Why Only Humans Weep: Unravelling the Mysteries of Tears

Crying has fascinated mankind for millennia. Since ancient times, we have known that emotional tears are a unique human characteristic. Unsurprisingly, over hundreds of years, scholars from different backgrounds have speculated about the origin and functions of human tears. According to Charles Darwin, tears fulfilled no adaptive function. And yet, this seems in sharp contrast to statements in the popular media about the significance of crying. Crying is thought to bring relief and is considered healthy—and withholding tears unhealthy. In addition, tears have been said to inhibit aggression in assaulters and to promote social bonding. Perhaps that could explain why tears have been so important in our evolution.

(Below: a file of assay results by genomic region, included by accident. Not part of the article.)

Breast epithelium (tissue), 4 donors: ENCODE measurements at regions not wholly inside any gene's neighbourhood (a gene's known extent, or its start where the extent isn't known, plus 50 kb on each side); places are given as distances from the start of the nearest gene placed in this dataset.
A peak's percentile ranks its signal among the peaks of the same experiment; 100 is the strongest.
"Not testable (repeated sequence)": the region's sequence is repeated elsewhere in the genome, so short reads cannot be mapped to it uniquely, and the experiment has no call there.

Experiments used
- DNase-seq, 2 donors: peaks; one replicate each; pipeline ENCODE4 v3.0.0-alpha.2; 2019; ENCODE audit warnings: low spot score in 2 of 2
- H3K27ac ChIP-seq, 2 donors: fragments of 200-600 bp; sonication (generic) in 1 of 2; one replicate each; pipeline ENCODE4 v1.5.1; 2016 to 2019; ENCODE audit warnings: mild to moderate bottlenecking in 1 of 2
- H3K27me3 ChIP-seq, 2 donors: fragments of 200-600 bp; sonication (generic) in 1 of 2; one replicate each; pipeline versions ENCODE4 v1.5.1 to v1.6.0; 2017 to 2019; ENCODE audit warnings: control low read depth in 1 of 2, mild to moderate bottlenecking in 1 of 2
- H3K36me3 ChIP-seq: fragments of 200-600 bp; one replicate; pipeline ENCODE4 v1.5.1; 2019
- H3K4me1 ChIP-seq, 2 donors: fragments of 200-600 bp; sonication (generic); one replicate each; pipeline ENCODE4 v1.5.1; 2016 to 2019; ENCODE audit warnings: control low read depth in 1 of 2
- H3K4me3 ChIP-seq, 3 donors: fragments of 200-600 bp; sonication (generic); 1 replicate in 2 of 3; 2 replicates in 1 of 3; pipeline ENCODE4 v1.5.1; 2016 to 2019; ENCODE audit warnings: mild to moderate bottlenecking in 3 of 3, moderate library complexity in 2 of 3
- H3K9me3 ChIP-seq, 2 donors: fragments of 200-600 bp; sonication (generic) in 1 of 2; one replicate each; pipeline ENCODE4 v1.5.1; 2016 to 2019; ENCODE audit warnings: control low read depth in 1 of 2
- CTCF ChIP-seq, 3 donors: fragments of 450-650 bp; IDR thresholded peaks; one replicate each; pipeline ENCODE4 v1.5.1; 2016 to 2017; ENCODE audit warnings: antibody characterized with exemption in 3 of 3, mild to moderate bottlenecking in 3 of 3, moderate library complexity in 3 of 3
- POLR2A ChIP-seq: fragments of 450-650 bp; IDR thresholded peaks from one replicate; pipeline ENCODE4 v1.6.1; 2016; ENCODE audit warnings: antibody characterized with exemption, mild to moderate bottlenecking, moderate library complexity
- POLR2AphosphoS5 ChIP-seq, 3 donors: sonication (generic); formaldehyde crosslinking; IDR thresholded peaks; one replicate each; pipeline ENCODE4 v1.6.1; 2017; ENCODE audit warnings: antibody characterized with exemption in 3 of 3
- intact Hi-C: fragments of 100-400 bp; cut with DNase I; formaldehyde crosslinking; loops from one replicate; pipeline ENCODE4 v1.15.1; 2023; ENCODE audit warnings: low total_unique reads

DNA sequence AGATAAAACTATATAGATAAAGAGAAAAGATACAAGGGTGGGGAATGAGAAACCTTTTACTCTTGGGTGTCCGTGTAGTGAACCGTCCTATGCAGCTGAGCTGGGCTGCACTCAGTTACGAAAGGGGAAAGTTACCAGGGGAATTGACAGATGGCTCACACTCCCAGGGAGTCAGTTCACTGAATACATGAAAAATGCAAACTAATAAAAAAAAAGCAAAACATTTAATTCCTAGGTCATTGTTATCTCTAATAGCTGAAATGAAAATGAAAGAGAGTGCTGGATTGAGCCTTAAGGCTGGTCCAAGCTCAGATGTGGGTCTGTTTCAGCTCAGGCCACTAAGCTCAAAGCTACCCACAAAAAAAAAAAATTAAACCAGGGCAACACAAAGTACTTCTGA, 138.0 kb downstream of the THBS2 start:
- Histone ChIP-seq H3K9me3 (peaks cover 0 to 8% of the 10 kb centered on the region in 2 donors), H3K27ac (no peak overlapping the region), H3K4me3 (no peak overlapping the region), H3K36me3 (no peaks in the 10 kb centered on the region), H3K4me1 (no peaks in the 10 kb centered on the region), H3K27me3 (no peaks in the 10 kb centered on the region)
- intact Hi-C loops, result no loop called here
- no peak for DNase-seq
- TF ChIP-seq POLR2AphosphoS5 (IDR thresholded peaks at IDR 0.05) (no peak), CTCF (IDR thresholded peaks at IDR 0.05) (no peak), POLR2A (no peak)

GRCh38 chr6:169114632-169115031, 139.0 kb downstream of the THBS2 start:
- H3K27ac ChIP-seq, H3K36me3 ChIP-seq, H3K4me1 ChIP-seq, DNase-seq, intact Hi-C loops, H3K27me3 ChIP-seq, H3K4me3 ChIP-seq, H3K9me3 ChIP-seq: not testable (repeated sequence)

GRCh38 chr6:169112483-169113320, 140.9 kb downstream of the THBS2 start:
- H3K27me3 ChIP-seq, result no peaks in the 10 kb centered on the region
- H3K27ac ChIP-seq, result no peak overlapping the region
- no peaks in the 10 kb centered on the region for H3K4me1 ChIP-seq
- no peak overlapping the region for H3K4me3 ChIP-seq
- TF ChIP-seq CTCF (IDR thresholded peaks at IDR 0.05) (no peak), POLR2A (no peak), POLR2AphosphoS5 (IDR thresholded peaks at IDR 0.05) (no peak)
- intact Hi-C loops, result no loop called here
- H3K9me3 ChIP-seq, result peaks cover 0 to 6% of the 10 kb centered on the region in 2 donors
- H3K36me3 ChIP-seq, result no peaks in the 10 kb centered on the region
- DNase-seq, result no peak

Ad Vingerhoets is one of the few scientists in the world to have studied crying. He examines in Why Only Humans Weep which claims about crying are scientifically tenable—which are fact and which are fiction? Though a psychologist, he doesn't just restrict himself to the current psychological literature, but also explores work in evolutionary biology, neurosciences, theology, art, history, and anthropology to provide an integrated perspective on this complex phenomenon.

Written throughout in an academically accessible style, this book is groundbreaking in contributing to a modern scientific understanding of crying. It will have broad appeal to psychologists, psychiatrists, philosophers, biologists, and anthropologists.

Adult Crying: A Biopsychosocial Approach (edited with Randolph R. Cornelius)